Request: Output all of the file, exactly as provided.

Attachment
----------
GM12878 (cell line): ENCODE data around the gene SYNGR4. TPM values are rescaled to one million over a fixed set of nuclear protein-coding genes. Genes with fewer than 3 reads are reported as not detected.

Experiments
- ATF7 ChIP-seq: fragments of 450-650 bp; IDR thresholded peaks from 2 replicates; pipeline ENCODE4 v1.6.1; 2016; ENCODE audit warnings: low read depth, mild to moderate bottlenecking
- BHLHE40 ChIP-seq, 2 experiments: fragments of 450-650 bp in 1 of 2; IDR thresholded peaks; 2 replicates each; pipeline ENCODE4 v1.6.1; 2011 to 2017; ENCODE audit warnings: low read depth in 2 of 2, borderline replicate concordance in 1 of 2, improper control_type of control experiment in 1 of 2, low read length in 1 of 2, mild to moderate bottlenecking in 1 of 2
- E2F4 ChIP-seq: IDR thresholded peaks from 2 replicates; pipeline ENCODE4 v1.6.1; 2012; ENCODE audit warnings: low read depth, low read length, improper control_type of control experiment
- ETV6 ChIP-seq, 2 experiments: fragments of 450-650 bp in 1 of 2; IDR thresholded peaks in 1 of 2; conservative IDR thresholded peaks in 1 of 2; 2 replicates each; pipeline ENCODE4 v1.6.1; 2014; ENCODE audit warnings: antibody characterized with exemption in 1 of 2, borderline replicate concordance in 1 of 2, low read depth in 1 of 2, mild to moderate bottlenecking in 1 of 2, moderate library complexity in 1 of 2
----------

GM12878 (cell line): ENCODE data around the gene SYNGR4. TPM values are rescaled to one million over a fixed set of nuclear protein-coding genes. Genes with fewer than 3 reads are reported as not detected.

Experiments
- ATF7 ChIP-seq: fragments of 450-650 bp; IDR thresholded peaks from 2 replicates; pipeline ENCODE4 v1.6.1; 2016; ENCODE audit warnings: low read depth, mild to moderate bottlenecking
- BHLHE40 ChIP-seq, 2 experiments: fragments of 450-650 bp in 1 of 2; IDR thresholded peaks; 2 replicates each; pipeline ENCODE4 v1.6.1; 2011 to 2017; ENCODE audit warnings: low read depth in 2 of 2, borderline replicate concordance in 1 of 2, improper control_type of control experiment in 1 of 2, low read length in 1 of 2, mild to moderate bottlenecking in 1 of 2
- E2F4 ChIP-seq: IDR thresholded peaks from 2 replicates; pipeline ENCODE4 v1.6.1; 2012; ENCODE audit warnings: low read depth, low read length, improper control_type of control experiment
- ETV6 ChIP-seq, 2 experiments: fragments of 450-650 bp in 1 of 2; IDR thresholded peaks in 1 of 2; conservative IDR thresholded peaks in 1 of 2; 2 replicates each; pipeline ENCODE4 v1.6.1; 2014; ENCODE audit warnings: antibody characterized with exemption in 1 of 2, borderline replicate concordance in 1 of 2, low read depth in 1 of 2, mild to moderate bottlenecking in 1 of 2, moderate library complexity in 1 of 2